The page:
So both groups of girls in care have common factors that could push them to an early motherhood, but the non-mother group seem to have to be more conscious about the motherhood responsibilities, and they seem to be less emotional dependent of their boyfriends. Most of the mothers group became pregnant when they were not in foster care. In fact, a few of the girls in the mother group come from foster group homes, so the social-educative intervention probably have an important role in reducing teen motherhood among girls in foster care.

Finally this study supports the need to introduce programs to help girls in foster care and in social risk to develop career projects that do not reduce their life projects only to motherhood and emotional partners; and to advocate for a responsible parenthood: making them awared about their responsibility as future mothers and to get an financial and suitable environment before becoming pregnant and having a baby. Most of the girls in foster care have parents that haven’t been able to provide them with education, financial and emotional stability. So they don’t have enough references to weight if they have reached the suitable conditions to grow up their children. Social educators, social workers and foster parents have an important role in this matter. Most of them are parents, and they can use their own experience to explain in the daily life what are their duties as parents, the importance of stability for the emotional and psychological development, etc. Foster parents and social educators must get conscious about their role to become key models for the future parenthood of the children in foster care whom they are responsible for. They cannot prevent the girls’ expectations and need to improve their emotional well being through building new attachment bonds with their own children, but they can show that to do it successfully they must get the necessary conditions before getting pregnant.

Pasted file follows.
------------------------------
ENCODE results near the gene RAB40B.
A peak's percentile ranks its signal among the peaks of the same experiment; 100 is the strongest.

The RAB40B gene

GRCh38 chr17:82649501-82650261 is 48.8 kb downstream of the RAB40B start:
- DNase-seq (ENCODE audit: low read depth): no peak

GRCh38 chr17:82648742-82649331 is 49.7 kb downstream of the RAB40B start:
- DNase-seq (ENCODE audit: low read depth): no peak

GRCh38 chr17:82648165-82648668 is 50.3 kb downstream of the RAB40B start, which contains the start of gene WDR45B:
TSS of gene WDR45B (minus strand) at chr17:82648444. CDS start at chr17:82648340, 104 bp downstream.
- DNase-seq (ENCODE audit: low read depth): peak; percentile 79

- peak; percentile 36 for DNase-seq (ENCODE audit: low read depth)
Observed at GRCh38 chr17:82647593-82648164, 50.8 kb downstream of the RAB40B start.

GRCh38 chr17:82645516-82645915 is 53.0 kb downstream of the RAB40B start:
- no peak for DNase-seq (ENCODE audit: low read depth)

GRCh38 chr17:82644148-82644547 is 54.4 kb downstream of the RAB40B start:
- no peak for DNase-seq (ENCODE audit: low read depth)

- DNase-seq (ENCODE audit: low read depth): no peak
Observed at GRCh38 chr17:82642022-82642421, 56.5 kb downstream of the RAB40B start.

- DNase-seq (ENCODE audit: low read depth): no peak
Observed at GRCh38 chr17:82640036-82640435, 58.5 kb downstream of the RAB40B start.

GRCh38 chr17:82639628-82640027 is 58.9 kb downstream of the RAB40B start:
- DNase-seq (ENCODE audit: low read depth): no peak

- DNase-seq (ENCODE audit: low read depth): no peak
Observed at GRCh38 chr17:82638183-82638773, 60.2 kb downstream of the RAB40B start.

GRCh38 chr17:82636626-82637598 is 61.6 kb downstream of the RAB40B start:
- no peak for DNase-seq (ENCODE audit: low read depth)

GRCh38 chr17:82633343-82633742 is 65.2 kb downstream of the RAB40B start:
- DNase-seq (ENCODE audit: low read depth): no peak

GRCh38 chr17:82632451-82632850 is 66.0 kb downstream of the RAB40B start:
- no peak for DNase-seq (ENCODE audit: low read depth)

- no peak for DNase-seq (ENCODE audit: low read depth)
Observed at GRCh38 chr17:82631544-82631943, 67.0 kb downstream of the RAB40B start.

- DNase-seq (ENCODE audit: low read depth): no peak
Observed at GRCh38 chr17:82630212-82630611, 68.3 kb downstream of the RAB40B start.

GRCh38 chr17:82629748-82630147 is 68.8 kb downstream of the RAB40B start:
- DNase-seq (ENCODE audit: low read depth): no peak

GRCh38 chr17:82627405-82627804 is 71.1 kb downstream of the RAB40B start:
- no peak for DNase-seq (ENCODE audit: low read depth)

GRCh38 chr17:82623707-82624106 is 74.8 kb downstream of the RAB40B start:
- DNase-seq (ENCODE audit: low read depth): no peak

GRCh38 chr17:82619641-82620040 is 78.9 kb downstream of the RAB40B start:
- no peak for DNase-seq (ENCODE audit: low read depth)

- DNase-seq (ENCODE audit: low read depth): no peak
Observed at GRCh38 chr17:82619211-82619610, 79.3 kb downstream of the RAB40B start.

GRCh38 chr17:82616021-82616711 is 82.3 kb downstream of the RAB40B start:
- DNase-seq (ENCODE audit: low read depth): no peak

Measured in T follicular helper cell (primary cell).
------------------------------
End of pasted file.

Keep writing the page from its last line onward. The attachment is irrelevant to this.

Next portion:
It seems that there is a consensus about the need to implement coordinated programs in multiple scenarios (educational, community and health) to prevent teen pregnancy (Molina et al., 2013). In the community approach one kind of promising program is motherhood mentoring since this kind of mentoring programs could increase not only the parenting knowledge, but also parenting skills, social support network, empower mothers and prevent parenting stress and neglect.



This study was financed by the Ministry of Education (EDU2010-16134). We want also to thank participant girls, their foster group homes and the Direcció General d’Atenció a la Infància I Adolescència (DGAIA).



The author expresses that there are no conflicts of interest when drafting the manuscript.